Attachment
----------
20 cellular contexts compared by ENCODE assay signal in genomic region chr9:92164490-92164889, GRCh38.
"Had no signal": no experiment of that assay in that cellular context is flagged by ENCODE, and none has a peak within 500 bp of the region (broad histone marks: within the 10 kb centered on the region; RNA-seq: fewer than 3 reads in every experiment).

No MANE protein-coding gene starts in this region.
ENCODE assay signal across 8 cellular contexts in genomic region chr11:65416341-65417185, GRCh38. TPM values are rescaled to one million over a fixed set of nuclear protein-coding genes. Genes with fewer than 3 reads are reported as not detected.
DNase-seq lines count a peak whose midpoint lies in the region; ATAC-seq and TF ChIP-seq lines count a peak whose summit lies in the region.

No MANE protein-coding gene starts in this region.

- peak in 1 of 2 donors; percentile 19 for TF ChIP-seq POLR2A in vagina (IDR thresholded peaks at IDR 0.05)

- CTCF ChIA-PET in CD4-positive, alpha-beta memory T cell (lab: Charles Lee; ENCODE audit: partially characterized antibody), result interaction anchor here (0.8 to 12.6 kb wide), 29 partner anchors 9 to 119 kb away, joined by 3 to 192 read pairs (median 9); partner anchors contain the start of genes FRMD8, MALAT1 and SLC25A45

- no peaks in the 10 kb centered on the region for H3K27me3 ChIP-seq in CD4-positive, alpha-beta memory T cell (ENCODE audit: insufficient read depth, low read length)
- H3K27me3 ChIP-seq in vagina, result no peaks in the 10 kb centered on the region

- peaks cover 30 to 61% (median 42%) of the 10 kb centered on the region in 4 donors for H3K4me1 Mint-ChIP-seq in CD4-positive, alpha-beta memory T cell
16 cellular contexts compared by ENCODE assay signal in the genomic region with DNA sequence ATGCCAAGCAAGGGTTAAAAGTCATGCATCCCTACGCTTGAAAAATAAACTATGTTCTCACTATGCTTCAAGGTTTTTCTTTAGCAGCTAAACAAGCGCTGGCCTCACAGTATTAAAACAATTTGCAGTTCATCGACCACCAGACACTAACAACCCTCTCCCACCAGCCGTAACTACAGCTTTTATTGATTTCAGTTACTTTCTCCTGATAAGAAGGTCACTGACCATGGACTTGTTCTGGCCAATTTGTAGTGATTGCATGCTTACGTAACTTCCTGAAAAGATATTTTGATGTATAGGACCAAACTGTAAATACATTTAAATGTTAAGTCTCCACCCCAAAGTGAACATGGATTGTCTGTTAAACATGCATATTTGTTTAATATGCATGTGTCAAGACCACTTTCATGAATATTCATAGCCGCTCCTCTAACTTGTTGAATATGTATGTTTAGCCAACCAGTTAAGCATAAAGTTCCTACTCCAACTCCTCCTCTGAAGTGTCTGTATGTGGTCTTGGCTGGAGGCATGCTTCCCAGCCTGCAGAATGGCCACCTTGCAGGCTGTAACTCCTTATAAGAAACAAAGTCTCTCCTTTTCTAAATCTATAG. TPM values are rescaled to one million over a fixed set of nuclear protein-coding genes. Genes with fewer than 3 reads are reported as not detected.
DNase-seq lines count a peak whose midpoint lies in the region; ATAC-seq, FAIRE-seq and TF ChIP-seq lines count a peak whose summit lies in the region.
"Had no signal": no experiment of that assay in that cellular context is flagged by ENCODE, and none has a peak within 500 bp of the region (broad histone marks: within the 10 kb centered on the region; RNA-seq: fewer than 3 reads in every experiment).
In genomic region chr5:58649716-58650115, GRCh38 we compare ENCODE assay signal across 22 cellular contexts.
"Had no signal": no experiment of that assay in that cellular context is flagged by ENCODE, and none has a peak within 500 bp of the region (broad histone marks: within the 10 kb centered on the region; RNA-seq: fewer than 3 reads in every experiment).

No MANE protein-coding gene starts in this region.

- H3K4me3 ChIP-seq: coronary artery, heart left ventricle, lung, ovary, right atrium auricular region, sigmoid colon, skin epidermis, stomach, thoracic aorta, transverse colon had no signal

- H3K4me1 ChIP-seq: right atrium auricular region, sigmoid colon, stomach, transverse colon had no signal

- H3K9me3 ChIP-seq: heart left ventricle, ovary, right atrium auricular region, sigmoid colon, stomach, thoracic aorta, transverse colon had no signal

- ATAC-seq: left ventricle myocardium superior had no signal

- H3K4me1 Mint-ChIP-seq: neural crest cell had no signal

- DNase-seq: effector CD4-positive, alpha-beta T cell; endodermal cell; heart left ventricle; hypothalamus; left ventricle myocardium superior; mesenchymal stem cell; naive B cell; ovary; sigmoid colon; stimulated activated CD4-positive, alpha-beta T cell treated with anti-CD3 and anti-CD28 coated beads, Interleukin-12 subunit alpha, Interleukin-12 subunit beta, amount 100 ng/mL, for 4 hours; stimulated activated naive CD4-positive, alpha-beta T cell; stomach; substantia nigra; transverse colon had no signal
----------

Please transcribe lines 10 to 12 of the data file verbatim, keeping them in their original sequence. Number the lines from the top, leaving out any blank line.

- H3K27me3 ChIP-seq in vagina, result no peaks in the 10 kb centered on the region

- peaks cover 30 to 61% (median 42%) of the 10 kb centered on the region in 4 donors for H3K4me1 Mint-ChIP-seq in CD4-positive, alpha-beta memory T cell
16 cellular contexts compared by ENCODE assay signal in the genomic region with DNA sequence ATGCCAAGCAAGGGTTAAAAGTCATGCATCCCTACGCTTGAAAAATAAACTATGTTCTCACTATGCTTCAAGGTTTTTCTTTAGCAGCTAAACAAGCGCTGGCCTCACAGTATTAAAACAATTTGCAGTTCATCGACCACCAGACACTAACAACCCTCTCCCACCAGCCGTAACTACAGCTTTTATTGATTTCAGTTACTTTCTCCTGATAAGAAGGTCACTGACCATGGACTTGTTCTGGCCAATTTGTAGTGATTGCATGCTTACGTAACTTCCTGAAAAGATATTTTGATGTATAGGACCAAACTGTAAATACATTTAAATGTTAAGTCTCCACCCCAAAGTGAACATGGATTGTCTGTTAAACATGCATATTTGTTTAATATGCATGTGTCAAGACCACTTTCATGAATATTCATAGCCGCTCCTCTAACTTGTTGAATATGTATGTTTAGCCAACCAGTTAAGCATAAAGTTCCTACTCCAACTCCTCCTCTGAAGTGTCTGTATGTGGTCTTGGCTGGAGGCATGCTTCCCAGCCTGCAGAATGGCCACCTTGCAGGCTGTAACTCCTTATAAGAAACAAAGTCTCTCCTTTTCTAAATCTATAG. TPM values are rescaled to one million over a fixed set of nuclear protein-coding genes. Genes with fewer than 3 reads are reported as not detected.